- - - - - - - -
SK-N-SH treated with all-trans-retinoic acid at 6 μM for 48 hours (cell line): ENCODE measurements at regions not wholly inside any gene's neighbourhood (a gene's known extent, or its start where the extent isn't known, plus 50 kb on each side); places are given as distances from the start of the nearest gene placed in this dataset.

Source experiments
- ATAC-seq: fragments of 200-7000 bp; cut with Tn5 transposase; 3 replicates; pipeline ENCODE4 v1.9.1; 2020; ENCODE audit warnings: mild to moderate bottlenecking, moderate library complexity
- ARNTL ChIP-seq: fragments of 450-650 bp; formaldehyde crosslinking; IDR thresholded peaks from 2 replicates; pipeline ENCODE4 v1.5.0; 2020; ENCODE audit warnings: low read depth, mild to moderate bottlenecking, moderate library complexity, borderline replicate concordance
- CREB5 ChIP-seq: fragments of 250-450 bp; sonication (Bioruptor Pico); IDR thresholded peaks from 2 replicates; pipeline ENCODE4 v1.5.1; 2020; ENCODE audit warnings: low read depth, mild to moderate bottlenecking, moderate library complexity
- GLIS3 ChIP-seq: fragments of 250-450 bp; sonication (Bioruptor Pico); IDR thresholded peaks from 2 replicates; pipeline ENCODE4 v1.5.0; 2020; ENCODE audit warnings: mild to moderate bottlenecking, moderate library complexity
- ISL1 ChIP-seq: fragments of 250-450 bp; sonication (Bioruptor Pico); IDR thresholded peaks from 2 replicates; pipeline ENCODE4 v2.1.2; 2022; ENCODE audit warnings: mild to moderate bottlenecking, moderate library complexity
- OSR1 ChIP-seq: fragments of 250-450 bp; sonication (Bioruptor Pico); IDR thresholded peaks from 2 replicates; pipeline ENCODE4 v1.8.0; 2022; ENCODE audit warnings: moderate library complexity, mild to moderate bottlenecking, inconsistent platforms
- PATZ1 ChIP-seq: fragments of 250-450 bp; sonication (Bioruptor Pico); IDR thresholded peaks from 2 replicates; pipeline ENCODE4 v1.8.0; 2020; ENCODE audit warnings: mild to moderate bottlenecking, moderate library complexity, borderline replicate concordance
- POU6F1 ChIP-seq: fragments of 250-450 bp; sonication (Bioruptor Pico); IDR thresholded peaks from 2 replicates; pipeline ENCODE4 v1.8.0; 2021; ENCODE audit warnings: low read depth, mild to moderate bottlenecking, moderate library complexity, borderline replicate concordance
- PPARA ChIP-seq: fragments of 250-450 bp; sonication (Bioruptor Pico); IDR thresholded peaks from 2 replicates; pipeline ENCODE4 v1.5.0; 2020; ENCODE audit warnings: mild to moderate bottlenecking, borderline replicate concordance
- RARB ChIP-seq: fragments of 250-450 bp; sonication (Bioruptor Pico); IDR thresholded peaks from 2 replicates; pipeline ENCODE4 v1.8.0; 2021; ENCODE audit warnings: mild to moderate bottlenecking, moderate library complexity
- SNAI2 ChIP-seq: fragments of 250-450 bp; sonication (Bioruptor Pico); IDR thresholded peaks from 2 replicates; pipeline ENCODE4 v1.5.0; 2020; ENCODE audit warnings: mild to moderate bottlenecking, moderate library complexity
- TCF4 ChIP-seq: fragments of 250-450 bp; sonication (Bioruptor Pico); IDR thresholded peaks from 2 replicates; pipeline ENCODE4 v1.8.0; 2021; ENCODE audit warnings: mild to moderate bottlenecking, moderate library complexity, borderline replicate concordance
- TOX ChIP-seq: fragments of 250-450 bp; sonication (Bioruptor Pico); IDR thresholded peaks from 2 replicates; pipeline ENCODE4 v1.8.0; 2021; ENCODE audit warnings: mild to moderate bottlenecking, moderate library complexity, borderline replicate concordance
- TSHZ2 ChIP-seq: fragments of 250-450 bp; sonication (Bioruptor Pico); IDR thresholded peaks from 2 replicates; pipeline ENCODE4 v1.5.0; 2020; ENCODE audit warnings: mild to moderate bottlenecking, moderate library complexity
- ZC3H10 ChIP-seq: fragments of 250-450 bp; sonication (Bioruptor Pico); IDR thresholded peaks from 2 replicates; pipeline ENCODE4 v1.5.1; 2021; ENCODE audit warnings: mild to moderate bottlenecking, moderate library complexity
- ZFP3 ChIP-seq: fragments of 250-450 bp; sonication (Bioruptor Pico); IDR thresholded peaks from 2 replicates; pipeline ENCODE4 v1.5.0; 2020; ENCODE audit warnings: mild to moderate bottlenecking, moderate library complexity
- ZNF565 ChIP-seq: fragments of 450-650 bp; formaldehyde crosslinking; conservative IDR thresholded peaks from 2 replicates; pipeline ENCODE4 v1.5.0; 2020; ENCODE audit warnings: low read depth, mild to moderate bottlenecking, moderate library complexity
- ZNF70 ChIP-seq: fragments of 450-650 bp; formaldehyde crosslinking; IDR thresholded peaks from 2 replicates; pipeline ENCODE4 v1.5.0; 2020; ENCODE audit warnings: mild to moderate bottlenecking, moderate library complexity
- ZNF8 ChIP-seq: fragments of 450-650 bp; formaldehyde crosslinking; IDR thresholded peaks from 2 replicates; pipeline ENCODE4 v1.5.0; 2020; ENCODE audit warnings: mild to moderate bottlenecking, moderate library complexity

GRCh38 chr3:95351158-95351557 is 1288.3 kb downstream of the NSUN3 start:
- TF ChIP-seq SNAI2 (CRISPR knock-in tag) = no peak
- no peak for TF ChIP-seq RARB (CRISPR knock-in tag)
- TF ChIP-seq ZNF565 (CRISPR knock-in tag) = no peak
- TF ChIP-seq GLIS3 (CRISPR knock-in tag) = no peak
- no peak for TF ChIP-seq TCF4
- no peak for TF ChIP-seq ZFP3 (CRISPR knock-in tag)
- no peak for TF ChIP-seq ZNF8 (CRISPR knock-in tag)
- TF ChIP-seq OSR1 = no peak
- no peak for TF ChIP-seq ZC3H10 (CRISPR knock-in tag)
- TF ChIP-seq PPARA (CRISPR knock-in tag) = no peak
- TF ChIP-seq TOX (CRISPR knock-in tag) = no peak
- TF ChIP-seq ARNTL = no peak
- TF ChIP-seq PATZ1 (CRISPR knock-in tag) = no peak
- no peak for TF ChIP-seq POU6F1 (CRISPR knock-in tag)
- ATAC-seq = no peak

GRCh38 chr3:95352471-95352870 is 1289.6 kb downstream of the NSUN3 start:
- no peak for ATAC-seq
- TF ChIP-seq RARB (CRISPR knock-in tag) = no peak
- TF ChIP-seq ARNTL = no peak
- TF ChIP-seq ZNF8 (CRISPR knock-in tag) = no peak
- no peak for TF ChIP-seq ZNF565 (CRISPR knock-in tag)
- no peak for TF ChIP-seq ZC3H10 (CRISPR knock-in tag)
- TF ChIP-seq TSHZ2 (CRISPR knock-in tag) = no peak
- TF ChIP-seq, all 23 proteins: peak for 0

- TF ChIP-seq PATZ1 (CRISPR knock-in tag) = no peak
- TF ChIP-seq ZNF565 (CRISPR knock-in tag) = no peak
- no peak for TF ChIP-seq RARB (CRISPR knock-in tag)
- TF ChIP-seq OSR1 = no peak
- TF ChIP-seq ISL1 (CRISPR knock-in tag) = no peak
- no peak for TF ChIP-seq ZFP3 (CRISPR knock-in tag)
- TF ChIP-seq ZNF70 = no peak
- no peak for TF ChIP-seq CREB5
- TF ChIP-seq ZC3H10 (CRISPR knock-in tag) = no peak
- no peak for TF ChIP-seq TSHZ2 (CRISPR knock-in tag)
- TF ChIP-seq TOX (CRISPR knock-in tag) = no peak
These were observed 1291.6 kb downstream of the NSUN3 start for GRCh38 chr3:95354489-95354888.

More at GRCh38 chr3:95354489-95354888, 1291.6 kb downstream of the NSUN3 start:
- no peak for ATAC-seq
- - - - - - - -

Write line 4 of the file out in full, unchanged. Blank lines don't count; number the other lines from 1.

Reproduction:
- ARNTL ChIP-seq: fragments of 450-650 bp; formaldehyde crosslinking; IDR thresholded peaks from 2 replicates; pipeline ENCODE4 v1.5.0; 2020; ENCODE audit warnings: low read depth, mild to moderate bottlenecking, moderate library complexity, borderline replicate concordance